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Lucca

Opinion on the term "LGBT"

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Lucca

My understanding is that the medical term most often applied to what we now consider to be "transgender" was usually "transvestite" during roughly 1900-1950, which broadly meant "cross-dresser", and the person was usually viewed as someone who was so extremely homosexual that they not only take on the sexual desires of the opposite sex, but the appearance and mannerisms of the opposite sex as well. In the 1949, the term "transsexual" was created to differentiate cross-dressers who identified with their assigned sex/gender from people who actually viewed themselves as having a gender and/or sex opposite the one assigned at birth, and who took medical steps to alter their sex characteristics. Then, later on (1990s, I think?), the term "transgender" was created as an umbrella term that included both binary trans people as well as non-binary people who transition into something outside of the gender binary and who may not be undergoing medical transition. The term "transsexual" fell out of favor and is now often viewed as a slur, though there are still some people who prefer it, especially older transitioners who transitioned before the 1990s. (I mean, feel free to fact check me on this little history essay, I'm not an expert.)

 

Similar to my issues with the term "LGBT", I think that this confusing history is where a lot of the fight over whether non-binary people are transgender or not stems from. A lot of trans people (often called "transmedicalists") believe that only people who transition to the opposite binary gender and who undergo HRT are transgender, so (for example) a biological male who is not on estrogen and who wears dresses and uses they/them pronouns is not trans. This does not actually make much sense, since the term "transgender" was specifically created to (or at least evolved to) include people who do not have a binary and/or medically-based trans experience.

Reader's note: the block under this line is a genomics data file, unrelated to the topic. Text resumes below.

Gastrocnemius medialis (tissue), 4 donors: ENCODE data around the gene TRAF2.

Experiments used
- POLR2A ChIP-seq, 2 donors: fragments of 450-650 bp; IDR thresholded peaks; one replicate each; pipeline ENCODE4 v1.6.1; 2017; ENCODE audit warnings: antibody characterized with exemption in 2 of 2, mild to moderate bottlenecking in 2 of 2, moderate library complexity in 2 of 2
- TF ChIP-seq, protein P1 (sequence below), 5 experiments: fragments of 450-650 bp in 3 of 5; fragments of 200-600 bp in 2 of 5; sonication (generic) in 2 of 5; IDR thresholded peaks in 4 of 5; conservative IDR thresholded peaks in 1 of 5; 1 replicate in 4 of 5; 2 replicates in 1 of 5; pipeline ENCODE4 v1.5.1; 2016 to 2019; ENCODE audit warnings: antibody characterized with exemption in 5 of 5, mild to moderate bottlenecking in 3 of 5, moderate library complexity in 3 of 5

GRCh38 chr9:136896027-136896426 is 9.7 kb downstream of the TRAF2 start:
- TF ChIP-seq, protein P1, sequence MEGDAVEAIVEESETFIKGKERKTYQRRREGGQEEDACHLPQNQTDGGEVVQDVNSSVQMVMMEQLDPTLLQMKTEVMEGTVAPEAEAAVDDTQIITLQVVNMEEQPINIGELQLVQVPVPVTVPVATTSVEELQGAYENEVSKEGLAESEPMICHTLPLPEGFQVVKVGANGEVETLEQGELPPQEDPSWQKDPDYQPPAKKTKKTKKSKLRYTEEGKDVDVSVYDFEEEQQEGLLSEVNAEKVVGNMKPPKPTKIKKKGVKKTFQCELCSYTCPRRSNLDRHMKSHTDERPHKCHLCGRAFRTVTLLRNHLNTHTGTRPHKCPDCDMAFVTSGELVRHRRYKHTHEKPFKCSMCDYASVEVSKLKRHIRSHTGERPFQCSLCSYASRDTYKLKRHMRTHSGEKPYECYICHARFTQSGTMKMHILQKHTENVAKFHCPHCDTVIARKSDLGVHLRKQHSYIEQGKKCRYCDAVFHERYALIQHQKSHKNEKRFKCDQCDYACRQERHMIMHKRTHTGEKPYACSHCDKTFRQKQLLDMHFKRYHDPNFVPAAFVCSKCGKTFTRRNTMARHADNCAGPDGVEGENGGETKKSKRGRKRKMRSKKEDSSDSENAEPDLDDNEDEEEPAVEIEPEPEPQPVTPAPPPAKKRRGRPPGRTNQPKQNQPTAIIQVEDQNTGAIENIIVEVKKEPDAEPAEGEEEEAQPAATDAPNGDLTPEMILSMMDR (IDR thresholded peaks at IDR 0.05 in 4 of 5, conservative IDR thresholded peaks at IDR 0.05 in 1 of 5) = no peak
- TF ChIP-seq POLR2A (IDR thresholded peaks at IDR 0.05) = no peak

Honestly, while I do believe that non-binary people have every right to claim themselves as "trans" or "transgender" and I support them and oppose their exclusion from trans circles, I have to admit that I don't relate much to most of their stories, at least not the non-medical ones. My transition is very medical, and very binary. I need estrogen in my system in order to function at full capacity, and I need to have a social circle of other women who treat me like one of their own in order to feel socially fulfilled. Ideally, I'd like to reclaim the term "transsexual" in order to have a term that I feel accurately describes me and doesn't lump me in with people that I don't inherently have much in common with, but which doesn't unfairly exclude or alienate them. I mean, I am altering my physical sex, and the word "transsexual" reflects that. Instead, what we have is people arguing over the definition of "transgender" and demanding exclusive rights to its use, since the younger generation of trans people have dropped the word "transsexual" like a hot potato and now do not have anything more than the vague term "transgender" to refer to themselves.